Arduino UNO Tutorial 10 - LCD

Arduino UNO Tutorial 10 - LCD

We are now going to add an LCD display to our Arduino. The Arduino IDE comes with an example LCD sketch which uses an Hitachi HD44780 compatible LCD. We will use a similar LCD (Pololu 16x2 Character LCD 773 or 772)

Just to be different, we will make a small enhancement and do away with the Potentiometer that is normally required to adjust the screen contrast. Instead we will use one of the Arduino PWM outputs, smoothed by a capacitor, to create a simple Digital to Analog output which will allow us to control the screen contrast digitally from within our program. Pin 9 is used as the PWM output and this connects to the Vo contrast pin on the LCD (pin 3). A 100uF capacitor is connected between the PWM output and ground.

The contrast pin on the LCD requires a fairly small voltage for ideal display conditions. The lower the voltage the higher the contrast and vice versa. A voltage of approx 0.5V to 1V is about right, but depends on the ambient temperature. We have set the PWM output initially to 50 (output is ON about 20% of the time) to give a value approximating 1V. You may want to increase or decrease this figure to get the correct contrast on your LCD screen.

Here are the pinouts from the LCD and the corresponding pin connection on the Arduino

LCD Pin Symbol Function Arduino Pin
1 Vss ground (0 V) ground (0 V)
2 Vdd power (4.5 – 5.5 V) +5V
3 Vo contrast adjustment 9
4 RS H/L register select signal 12
5 R/W H/L read/write signal ground (0 V)
6 E H/L enable signal 11
11 DB4 H/L data bus for 4-bit mode 5
12 DB5 H/L data bus for 4--bit mode 4
13 DB6 H/L data bus for 4-bit mode 3
14 DB7 H/L data bus for 4-bit mode 2


Below is a mockup of the wiring connections and the output displayed on the screen

And here we have a more detailed view

And here is the Arduino Sketch. The PWM output to control the contrast is done in the setup routine, however, if you wanted to be able to control the contrast manually, then the addition of two push buttons and a bit more coding would allow you to increase and decrease the contrast in simple steps within the program.

 LiquidCrystal Library - Hobbytronics
 Demonstrates the use a 16x2 LCD display.  The LiquidCrystal
 library works with all LCD displays that are compatible with the 
 Hitachi HD44780 driver. There are many of them out there, and you
 can usually tell them by the 16-pin interface.
 This sketch prints "Hobbytronics" to the LCD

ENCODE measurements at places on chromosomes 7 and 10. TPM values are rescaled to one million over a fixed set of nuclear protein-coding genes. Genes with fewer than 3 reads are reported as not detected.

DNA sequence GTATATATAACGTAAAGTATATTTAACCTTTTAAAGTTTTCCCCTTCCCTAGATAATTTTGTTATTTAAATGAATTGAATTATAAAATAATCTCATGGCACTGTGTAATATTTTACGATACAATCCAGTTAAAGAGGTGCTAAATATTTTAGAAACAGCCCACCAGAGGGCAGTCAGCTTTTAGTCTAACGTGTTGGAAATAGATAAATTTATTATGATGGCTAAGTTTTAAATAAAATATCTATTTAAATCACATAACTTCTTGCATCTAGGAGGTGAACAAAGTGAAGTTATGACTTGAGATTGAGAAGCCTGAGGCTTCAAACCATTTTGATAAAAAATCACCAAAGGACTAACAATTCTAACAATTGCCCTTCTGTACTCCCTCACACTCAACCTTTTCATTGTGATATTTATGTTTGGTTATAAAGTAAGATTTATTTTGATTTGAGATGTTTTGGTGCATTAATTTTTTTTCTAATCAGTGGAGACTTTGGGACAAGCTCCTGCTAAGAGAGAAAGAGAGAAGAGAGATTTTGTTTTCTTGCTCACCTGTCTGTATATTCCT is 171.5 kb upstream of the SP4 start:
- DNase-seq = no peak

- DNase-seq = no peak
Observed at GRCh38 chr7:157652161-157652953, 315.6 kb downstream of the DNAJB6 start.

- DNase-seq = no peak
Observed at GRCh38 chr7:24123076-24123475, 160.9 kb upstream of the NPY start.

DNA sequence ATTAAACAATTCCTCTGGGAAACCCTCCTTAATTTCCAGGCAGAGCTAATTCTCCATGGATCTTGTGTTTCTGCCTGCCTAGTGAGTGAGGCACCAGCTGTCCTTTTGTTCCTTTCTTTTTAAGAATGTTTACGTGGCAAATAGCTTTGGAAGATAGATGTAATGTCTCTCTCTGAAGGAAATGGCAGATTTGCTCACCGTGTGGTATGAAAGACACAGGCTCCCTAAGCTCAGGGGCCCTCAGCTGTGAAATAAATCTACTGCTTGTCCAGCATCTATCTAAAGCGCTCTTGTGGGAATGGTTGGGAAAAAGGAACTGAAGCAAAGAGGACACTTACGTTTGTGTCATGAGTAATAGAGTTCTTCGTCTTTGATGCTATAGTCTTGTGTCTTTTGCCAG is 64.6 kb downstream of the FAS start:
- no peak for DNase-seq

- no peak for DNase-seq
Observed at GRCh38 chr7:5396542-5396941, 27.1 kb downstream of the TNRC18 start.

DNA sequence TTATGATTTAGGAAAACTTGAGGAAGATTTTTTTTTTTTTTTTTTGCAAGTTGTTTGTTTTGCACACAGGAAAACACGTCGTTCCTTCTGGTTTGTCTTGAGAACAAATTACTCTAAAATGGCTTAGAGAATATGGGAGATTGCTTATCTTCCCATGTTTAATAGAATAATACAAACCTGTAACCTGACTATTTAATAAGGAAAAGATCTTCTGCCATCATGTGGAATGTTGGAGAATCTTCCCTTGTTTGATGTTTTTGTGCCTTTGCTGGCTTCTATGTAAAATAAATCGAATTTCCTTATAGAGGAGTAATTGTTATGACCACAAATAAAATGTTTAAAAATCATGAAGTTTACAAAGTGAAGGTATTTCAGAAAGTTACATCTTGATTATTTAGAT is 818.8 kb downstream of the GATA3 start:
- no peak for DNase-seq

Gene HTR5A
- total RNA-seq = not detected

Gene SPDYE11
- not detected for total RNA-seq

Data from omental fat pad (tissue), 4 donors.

and shows the time.
 This sketch is based on the Arduino sample sketch at
 but with modifications  to the LCD contrast to make it 
 adjustable via software
  The circuit:
 * LCD RS pin to digital pin 12
 * LCD Enable pin to digital pin 11
 * LCD R/W pin to Ground 
 * LCD VO pin (pin 3) to PWM pin 9
 * LCD D4 pin to digital pin 5
 * LCD D5 pin to digital pin 4
 * LCD D6 pin to digital pin 3
 * LCD D7 pin to digital pin 2


// include the library code:
#include <LiquidCrystal.h>

// initialize the library with the numbers of the interface pins
LiquidCrystal lcd(12, 11, 5, 4, 3, 2);

void setup() {
  // declare pin 9 to be an output:
  pinMode(9, OUTPUT);  
  analogWrite(9, 50);   
  // set up the LCD's number of columns and rows: 
  lcd.begin(16, 2);
  // Print a message to the LCD.
  lcd.print("  HobbyTronics");

void loop() {
  // set the cursor to column 0, line 1
  // (note: line 1 is the second row, since counting begins with 0):
  lcd.setCursor(0, 1);
  // print the number of seconds since reset:

Note on 16x4 displays. There is a well documented bug in the Arduino LCD library with regard to all 16x4 displays.  The problem is that the 16x4 has different starting addresses for lines 3 and 4 than the 20x4 for which the library is written.This means that the lcd.setCursor command doesn't work correctly for lines 3 and 4.

There is fortunately a simple fix. Instead of lcd.setCursor(0,3) to set position at the beginning of line 3 you should use lcd.setCursor(-4,3). The same applies to line 4.

Tutorial 9 - Power

Tutorial 11 - Hall Effect Switch

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